Process to Guide ASA’s Determination of Whether to
Make a Public Statement on a Policy-Related Issue

Background: The ASA is the premier professional association that speaks for the field of statistics and professional statisticians. Consequently, the ASA is often asked to comment about proposed policies, support policy positions, and provide amicus (friend of the court) briefs. The ASA has limited resources to respond to such requests but also has a duty to provide the public with the benefit of its particular scientific knowledge. Further, the choice of issues on which the ASA speaks (and on which it remains silent) may be interpreted as meaningful.

Therefore, the ASA has this transparent process for making a decision about the policy issues on which it has been asked to take a public position. This process was proposed and drafted by the ASA Scientific and Public Affairs Advisory Committee, and then revised after a call for comments in the March 2021 issue of Amstat News. The board considered and approved the process as written below during its April 2021 meeting.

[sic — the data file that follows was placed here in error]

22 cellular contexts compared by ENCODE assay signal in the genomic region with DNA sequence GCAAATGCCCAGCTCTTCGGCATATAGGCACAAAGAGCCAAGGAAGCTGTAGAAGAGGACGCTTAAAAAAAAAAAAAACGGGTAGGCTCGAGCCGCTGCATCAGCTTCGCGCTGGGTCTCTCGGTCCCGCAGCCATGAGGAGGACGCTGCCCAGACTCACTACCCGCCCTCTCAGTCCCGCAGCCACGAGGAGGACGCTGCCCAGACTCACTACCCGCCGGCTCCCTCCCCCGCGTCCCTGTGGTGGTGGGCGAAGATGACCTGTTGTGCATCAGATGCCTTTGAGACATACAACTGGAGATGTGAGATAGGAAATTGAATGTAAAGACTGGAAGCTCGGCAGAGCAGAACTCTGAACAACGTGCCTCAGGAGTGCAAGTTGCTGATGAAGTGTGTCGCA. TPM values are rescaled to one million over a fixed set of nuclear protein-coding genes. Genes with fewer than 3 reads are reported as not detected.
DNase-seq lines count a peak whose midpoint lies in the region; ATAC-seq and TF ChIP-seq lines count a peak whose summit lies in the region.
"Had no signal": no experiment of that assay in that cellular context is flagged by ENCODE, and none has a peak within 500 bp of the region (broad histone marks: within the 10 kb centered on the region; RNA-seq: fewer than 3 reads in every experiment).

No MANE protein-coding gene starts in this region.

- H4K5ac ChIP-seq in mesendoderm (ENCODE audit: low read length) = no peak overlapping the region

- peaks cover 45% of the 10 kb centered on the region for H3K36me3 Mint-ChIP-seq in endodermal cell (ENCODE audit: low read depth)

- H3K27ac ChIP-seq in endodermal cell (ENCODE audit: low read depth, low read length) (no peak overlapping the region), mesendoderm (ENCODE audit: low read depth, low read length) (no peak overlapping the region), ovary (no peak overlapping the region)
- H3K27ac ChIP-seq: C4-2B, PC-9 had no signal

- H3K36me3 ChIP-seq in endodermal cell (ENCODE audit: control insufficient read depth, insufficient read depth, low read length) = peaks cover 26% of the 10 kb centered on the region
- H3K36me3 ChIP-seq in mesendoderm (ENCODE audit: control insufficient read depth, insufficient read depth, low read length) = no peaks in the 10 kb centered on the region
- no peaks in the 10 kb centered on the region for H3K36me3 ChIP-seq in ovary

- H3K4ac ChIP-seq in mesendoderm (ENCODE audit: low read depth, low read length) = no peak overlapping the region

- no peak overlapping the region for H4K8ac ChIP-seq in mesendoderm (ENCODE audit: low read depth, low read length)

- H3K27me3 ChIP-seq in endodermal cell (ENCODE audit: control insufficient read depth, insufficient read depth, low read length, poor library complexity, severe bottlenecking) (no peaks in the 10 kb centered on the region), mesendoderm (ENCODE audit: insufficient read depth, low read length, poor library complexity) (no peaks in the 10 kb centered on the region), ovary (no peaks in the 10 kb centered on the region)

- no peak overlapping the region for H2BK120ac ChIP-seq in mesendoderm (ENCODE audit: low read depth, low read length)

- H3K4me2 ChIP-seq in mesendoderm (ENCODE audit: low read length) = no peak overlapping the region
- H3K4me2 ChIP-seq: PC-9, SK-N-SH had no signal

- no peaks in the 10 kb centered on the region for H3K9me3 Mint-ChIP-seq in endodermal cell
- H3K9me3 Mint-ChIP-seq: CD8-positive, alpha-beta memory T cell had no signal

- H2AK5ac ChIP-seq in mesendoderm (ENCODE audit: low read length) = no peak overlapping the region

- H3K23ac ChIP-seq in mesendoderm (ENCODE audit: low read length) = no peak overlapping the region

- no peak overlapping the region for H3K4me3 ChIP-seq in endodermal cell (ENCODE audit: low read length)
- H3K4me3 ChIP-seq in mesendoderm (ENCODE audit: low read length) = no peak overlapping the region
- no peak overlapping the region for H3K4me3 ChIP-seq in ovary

The process set forth here covers ASA Board statements, amicus briefs, and other such positions that go beyond the scope of ASA spokesperson, as stipulated in the ASA bylaws: “The President and the Executive Director are the official spokespersons of the Association.”1

The process below is not meant to apply to the ASA signing or sending of letters, nor to responses to federal call for comments. Briefly, the process for both of those is as follows: The ASA executive director can make the decision if he/she judges the letter or comments align with a previous board decision on the issue (e.g., board statement or other letter). Otherwise, the executive director will consult the ASA Board of Directors. He/she may also consult an ASA committee, section, or other relevant expert. All ASA policy letters and call responses are posted to the ASA letters page. Committees responding to federal calls for comment should make the Professional Issues and Visibility Council aware of the work and welcome comments from other committees.